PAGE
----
Newport Music Hall was abuzz Wednesday night with bearded twenty-somethings all awaiting the arrival of Kristian Matsson, a Swedish folk singer better known as The Tallest Man On Earth. His talented guitar picking and iconic voice style made this show memorable.
Lady Lamb, a singer-songwriter from Maine, opened the show. Usually accompanied by a full band on her records, Lamb came out with just an electric guitar and her soulful yet folksy voice. This choice was risky especially since her first song was performed a capella. Lamb combined her folksy guitar picking skills with quirky lyrics such as, “We fell asleep on a box of Milk Duds.” Her style kept the crowd engaged for a while, however her act became one dimensional after 45 minutes of what seemed like the same thing.
The Tallest Man On Earth came out and immediately showed his range as an artist. His sound has progressed as he has grown older. His first albums feature his flawless guitar playing and folksy voice. He featured those songs with just him and his guitar as the audience helped him sing through early singles such as “The Gardener.”
As his career has progressed, The Tallest Man expanded his style to put his folksy, country style into the modern indie genre. He added a full band for his last two records, and that increased his presence as a live act. He performed a lot from his new record, “Dark Bird Is Home,” which came out this year. The crowd responded well to new songs such as “Darkness of the Dream” and “Singers,” even though they were not as well known.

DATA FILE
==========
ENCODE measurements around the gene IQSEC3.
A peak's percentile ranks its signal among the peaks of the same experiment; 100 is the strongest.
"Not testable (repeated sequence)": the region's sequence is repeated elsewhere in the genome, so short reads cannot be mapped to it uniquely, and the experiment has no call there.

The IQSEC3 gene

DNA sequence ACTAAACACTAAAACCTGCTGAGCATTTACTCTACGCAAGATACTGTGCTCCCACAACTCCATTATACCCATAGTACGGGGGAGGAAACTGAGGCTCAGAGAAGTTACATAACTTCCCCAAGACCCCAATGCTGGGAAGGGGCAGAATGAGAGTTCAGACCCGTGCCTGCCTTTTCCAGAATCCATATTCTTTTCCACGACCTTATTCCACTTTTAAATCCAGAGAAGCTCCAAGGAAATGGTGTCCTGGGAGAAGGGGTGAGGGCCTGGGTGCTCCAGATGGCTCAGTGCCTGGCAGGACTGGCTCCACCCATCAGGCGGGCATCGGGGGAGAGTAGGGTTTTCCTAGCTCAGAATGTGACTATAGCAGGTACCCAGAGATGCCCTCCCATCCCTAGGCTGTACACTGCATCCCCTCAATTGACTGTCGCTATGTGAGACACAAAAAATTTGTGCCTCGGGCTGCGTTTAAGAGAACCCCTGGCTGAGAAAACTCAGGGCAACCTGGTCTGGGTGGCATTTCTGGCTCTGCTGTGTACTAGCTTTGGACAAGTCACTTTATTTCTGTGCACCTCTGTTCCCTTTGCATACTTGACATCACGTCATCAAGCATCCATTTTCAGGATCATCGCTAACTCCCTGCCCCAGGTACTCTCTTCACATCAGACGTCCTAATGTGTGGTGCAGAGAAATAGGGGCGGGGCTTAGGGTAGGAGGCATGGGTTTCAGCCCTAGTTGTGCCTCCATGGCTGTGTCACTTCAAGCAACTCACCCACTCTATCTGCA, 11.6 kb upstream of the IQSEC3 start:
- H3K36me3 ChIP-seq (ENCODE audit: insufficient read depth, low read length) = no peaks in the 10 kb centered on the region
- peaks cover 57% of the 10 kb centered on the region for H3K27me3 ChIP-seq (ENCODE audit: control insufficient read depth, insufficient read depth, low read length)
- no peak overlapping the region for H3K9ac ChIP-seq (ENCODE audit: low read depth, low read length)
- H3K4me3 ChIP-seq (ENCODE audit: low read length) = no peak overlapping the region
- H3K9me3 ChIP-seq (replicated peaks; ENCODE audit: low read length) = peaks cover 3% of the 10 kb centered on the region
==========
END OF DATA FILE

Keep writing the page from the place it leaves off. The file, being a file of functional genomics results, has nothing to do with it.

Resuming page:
The variety was visual through him changing guitars after every song, showcasing his ability to weave his way through old and new material. He also physically moved around the stage — running around, strumming and coming to the edge of the stage playing to each person in Newport. The Tallest Man even gave “King of Spain” and “The Wild Hunt” the full band treatment that deepened the sound and made those songs stand out.
No matter what sound he has around him, The Tallest Man On Earth will always have his distinctive raspy and folksy voice for the audience to know who they are listening to.